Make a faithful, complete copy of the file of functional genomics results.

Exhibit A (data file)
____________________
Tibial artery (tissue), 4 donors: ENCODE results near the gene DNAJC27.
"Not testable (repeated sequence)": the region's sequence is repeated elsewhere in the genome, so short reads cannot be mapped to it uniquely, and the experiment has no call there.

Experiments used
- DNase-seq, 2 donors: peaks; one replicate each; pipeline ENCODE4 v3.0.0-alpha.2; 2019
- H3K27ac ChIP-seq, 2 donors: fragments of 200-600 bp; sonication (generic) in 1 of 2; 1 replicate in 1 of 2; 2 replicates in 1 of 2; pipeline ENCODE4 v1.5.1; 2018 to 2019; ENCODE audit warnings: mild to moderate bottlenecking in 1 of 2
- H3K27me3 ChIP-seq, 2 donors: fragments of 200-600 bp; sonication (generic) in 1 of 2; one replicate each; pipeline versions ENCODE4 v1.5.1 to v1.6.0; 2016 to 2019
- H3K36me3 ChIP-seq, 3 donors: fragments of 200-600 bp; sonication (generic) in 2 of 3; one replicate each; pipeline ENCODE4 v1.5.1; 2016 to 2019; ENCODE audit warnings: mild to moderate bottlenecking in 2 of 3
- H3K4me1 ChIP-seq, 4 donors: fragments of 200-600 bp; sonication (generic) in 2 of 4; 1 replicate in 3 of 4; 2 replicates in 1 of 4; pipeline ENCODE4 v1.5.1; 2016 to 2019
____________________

Tibial artery (tissue), 4 donors: ENCODE results near the gene DNAJC27.
"Not testable (repeated sequence)": the region's sequence is repeated elsewhere in the genome, so short reads cannot be mapped to it uniquely, and the experiment has no call there.

Experiments used
- DNase-seq, 2 donors: peaks; one replicate each; pipeline ENCODE4 v3.0.0-alpha.2; 2019
- H3K27ac ChIP-seq, 2 donors: fragments of 200-600 bp; sonication (generic) in 1 of 2; 1 replicate in 1 of 2; 2 replicates in 1 of 2; pipeline ENCODE4 v1.5.1; 2018 to 2019; ENCODE audit warnings: mild to moderate bottlenecking in 1 of 2
- H3K27me3 ChIP-seq, 2 donors: fragments of 200-600 bp; sonication (generic) in 1 of 2; one replicate each; pipeline versions ENCODE4 v1.5.1 to v1.6.0; 2016 to 2019
- H3K36me3 ChIP-seq, 3 donors: fragments of 200-600 bp; sonication (generic) in 2 of 3; one replicate each; pipeline ENCODE4 v1.5.1; 2016 to 2019; ENCODE audit warnings: mild to moderate bottlenecking in 2 of 3
- H3K4me1 ChIP-seq, 4 donors: fragments of 200-600 bp; sonication (generic) in 2 of 4; 1 replicate in 3 of 4; 2 replicates in 1 of 4; pipeline ENCODE4 v1.5.1; 2016 to 2019